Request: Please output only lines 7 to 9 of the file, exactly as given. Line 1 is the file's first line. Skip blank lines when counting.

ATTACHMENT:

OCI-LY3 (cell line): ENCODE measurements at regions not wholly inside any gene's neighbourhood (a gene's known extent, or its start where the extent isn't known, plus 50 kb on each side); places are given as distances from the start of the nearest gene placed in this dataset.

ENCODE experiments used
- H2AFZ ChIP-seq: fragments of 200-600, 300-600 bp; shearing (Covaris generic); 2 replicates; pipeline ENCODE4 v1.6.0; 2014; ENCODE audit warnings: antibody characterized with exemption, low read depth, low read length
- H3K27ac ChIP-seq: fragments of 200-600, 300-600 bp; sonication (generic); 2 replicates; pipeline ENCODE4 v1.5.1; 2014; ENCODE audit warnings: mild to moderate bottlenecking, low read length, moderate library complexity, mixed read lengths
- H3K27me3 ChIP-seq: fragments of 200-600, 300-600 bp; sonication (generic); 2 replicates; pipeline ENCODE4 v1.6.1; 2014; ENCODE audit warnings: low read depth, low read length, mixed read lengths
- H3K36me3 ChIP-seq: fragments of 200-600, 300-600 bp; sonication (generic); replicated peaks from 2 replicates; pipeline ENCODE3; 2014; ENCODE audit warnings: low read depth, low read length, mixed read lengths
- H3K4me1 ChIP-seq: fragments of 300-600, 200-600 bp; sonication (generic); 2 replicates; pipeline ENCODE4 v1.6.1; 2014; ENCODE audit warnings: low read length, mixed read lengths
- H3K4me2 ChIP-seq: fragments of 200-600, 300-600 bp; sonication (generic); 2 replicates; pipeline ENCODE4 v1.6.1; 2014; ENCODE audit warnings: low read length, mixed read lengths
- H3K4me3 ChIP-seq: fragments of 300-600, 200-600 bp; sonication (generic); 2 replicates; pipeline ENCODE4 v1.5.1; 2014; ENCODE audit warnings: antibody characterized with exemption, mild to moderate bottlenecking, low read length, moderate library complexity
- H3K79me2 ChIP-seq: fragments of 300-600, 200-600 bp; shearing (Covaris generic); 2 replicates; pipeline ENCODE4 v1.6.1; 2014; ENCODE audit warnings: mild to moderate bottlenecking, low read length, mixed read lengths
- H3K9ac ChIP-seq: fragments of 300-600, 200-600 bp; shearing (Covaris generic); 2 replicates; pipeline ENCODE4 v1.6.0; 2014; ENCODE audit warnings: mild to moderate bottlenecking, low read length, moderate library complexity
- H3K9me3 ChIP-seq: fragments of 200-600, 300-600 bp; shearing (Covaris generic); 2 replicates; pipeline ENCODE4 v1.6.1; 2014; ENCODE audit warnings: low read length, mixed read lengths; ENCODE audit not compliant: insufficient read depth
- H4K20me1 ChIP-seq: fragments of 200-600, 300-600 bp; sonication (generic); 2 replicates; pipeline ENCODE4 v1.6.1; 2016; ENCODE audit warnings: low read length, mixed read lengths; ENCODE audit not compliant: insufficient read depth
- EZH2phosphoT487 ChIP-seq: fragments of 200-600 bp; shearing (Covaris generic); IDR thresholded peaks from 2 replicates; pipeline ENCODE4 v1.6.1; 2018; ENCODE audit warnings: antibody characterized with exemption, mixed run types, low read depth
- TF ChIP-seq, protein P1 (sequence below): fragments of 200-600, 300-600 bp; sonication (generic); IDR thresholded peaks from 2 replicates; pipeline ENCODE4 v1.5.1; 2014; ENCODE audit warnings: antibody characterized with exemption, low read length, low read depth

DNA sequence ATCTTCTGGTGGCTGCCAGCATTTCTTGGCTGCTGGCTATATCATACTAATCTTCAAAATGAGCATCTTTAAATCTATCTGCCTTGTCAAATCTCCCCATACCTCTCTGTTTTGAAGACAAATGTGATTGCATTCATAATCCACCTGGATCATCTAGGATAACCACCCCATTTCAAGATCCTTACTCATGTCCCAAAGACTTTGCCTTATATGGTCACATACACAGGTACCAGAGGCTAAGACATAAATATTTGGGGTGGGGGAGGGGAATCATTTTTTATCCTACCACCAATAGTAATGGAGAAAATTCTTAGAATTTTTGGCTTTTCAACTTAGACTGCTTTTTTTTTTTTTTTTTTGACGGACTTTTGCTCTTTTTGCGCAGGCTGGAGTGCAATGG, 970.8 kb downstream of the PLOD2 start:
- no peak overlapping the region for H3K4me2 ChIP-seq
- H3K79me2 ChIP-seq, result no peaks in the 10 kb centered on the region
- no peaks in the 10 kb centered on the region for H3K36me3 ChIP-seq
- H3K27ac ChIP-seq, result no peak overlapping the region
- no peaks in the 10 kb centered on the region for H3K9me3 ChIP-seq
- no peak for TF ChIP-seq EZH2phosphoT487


- H3K4me1 ChIP-seq: fragments of 300-600, 200-600 bp; sonication (generic); 2 replicates; pipeline ENCODE4 v1.6.1; 2014; ENCODE audit warnings: low read length, mixed read lengths
- H3K4me2 ChIP-seq: fragments of 200-600, 300-600 bp; sonication (generic); 2 replicates; pipeline ENCODE4 v1.6.1; 2014; ENCODE audit warnings: low read length, mixed read lengths
- H3K4me3 ChIP-seq: fragments of 300-600, 200-600 bp; sonication (generic); 2 replicates; pipeline ENCODE4 v1.5.1; 2014; ENCODE audit warnings: antibody characterized with exemption, mild to moderate bottlenecking, low read length, moderate library complexity